It certainly is possible to cover all methods with tests, even more if you start by writing the tests before, which usually lead to a leaner application on the long run. On the other hand having a 100% test coverage does not ensure that your application code quality is better or that your team is more productive. The only thing it might ensure is that your application has less flaws and that you won't break anything in case of refactoring, and then comes the argument against covering all methods with tests:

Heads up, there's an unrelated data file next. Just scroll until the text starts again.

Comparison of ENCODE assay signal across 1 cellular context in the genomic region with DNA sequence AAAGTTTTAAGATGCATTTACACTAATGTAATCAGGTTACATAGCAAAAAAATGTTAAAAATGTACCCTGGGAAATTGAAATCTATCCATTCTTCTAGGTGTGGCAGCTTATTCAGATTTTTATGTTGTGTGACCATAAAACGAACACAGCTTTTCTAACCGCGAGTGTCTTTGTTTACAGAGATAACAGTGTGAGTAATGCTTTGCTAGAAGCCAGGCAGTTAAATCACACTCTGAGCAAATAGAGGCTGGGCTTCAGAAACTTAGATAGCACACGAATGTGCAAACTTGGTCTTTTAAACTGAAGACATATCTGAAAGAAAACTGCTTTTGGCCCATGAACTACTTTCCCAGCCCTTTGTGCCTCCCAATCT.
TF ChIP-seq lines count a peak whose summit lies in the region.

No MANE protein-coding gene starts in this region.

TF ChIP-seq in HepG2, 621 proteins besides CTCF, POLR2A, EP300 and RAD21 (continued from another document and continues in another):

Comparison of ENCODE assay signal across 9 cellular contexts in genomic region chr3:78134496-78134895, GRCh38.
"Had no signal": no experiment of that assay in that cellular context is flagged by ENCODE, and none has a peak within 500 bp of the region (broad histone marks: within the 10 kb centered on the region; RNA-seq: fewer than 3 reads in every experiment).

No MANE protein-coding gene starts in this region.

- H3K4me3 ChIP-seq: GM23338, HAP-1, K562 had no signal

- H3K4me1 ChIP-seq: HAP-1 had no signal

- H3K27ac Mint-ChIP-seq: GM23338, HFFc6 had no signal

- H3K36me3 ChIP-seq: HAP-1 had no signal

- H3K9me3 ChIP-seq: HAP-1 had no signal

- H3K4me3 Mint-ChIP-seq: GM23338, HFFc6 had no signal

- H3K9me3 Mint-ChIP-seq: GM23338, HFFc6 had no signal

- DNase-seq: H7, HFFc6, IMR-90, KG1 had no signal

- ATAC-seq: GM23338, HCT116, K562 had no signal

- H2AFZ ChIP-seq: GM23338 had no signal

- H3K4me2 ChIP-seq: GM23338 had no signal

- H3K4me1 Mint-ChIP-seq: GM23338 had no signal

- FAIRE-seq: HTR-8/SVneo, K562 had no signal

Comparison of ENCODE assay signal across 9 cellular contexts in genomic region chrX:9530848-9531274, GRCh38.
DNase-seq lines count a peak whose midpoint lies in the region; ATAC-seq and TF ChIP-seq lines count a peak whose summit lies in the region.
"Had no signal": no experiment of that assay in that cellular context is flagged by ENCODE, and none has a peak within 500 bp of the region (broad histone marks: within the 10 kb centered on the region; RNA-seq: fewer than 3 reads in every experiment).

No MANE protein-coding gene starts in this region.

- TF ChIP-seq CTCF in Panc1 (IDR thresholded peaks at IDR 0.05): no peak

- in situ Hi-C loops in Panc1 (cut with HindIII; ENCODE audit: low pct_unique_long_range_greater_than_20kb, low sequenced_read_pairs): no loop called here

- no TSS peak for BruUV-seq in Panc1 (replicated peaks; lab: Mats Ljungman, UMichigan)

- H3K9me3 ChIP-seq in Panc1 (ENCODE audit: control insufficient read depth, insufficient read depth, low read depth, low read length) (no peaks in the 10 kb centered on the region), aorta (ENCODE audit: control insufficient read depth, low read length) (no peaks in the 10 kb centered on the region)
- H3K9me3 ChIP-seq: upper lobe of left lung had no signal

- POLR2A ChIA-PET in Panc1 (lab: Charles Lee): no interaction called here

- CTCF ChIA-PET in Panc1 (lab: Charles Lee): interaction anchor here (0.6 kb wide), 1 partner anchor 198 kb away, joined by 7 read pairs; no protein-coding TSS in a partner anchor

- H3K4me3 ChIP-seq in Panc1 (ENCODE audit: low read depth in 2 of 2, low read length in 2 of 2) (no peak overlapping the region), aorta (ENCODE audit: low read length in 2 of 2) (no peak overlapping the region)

More often than not you'll be refactoring and maintaining code, which usually involves adding new methods and getting rid of other methods.
I'd say that it's good to have tests for all public methods called by other objects or views, controllers, helpers, etc. And test for all the relevant API methods, but it's far from necessary to have every single method tested.
On the other hand it will depend on your application itself more than on an abstract conversation about it.
You'd have to ask yourself if it's worth it, what value does it add, etc, and if it makes sense, go for it. Whether you choose to do it in pure rspec, or use cucumber, shoulda, capybara, etc